The Stax 60 campaign is celebrating the shape-shifting Memphis record label’s diamond jubilee by releasing vinyl replicas of classic albums by Otis Redding, Sam & Dave and other soul legends, along with this seminal 1967 record by singer/guitarist Albert King that rescued the blues for modern times.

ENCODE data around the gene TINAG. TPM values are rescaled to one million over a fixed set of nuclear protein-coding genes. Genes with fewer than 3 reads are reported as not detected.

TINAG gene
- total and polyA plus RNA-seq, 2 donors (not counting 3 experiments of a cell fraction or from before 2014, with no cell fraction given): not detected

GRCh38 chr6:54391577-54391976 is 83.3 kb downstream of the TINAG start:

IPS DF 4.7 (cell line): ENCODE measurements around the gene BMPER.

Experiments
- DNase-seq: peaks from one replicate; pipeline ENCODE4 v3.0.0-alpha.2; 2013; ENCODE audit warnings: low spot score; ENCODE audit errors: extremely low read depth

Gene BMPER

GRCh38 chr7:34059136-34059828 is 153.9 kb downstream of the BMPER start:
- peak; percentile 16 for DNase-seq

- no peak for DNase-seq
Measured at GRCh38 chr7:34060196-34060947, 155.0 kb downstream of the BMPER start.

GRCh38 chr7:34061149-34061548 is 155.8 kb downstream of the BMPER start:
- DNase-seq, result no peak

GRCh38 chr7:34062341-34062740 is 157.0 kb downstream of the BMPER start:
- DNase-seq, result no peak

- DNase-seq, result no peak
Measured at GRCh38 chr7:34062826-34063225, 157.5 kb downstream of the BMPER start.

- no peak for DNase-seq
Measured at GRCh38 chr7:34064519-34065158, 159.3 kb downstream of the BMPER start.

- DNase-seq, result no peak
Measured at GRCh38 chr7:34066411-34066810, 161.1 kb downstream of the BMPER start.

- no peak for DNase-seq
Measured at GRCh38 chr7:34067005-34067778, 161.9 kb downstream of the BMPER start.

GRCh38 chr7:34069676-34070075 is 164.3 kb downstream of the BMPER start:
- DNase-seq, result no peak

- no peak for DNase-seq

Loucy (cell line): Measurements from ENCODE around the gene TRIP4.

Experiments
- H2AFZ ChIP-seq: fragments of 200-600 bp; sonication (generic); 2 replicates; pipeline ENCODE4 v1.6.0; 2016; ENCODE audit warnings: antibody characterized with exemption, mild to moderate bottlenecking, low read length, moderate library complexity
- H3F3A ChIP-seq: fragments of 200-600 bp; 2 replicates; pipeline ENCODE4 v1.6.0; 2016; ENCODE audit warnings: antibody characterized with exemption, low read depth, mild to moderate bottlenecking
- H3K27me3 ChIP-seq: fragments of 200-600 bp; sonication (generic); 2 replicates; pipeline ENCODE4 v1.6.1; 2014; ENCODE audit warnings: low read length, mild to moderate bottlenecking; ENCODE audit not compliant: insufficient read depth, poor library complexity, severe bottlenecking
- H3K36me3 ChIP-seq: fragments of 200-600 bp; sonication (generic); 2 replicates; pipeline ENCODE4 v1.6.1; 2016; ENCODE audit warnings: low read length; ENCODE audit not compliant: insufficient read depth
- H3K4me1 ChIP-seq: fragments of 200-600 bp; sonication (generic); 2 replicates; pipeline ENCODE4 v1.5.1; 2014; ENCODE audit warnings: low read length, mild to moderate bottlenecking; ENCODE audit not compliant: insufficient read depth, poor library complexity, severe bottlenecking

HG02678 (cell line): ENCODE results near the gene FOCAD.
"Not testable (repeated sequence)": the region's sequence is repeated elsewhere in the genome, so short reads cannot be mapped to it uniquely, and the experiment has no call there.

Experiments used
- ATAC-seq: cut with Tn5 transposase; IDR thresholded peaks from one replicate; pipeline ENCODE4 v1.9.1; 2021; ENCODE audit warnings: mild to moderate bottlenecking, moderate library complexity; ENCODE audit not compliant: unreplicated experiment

At that time, blues was being edged out by soul as the most popular music in America’s black communities. Known as the Velvet Bulldozer due to his smooth voice and hefty size, King had been recording since the 1950s, including 1962’s The Big Blues debut album. Stax put him in their studio with their superlative in-house band Booker T. And The MG’s (who included guitarist Steve Cropper) and recorded singles including Laundromat Blues, Crosscut Saw and Born Under A Bad Sign. The latter, written by Booker T and William Bell, became an instant classic, covered by Cream, Hendrix and countless blues artists. The song also became the title track of an album credited with changing the face of American music, thanks to the magical combination of King’s powerful guitar sting and the insidious soul swingof the MG’s, who also wrote The Hunter (covered by Free, Blue Cheer and Ike & Tina Turner), and it still packs a lean punch.